- Damp paper towel, cheesecloth, or thin towel
- Small container
- Clear plastic wrap, or glass or plastic window (keep sharp edges well-covered for protection)
- Duct tape, thick rubber band, or bungee cord (if using plastic wrap)
- Turn the hive cover upside down, and set the hive body inside to create a relatively tight seal. Place the bricks, rocks, or wood inside and toward the back of the hive body. Cut an opening in the crease of one end of the aluminum pan measuring approximately 4 inches wide by 2 inches high to allow melted wax to flow out of the pan. Line the hole with the damp paper towel. Prop the end of the pan opposite the cut hole on the rocks or bricks to provide an angle for better wax flow.
- You’ll likely need to raise the entire pan off the bottom of the hive body to allow room for the receiving container. Do this by adding more rocks, bricks, or wood under the back of the pan. Once the pan is adjusted, place the small container that’ll catch the melted wax under the hole, with a little bit of water poured into it. Add the wax to the pan, and then cover the top of the hive body with plastic wrap (just as directed with the pot method), or set the glass or plastic window across the top. Then, walk away. Come back later in the day, and you should discover filtered wax floating in the receiving container.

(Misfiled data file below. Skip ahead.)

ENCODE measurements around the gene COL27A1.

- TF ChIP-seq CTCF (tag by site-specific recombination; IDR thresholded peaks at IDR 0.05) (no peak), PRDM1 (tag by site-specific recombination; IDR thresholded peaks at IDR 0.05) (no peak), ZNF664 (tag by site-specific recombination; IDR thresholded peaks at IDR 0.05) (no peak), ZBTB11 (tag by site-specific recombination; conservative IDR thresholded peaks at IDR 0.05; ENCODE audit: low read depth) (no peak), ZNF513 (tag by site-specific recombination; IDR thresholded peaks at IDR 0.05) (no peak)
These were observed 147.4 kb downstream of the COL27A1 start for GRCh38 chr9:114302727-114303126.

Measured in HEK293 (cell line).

Note: If you don’t have an extra hive body lying around, repurpose an old cooler that’s lost its lid, and omit the hive cover.
While beekeeping can be an expensive hobby, or an addictive sideline, the equipment doesn’t have to break the bank. With a little ingenuity and time, much of the extraction equipment can be built better and for less cost than the retail versions. And while wax melters in general are considered a luxury item by many small-scale beekeepers, they don’t have to be. Build your own, and enjoy hands-free wax melting like the pros.
Kristi Cook and her family have been building their homestead for many years. Kristi shares their vast experiences through her articles, workshops, and her blog, Tender Hearts Homestead..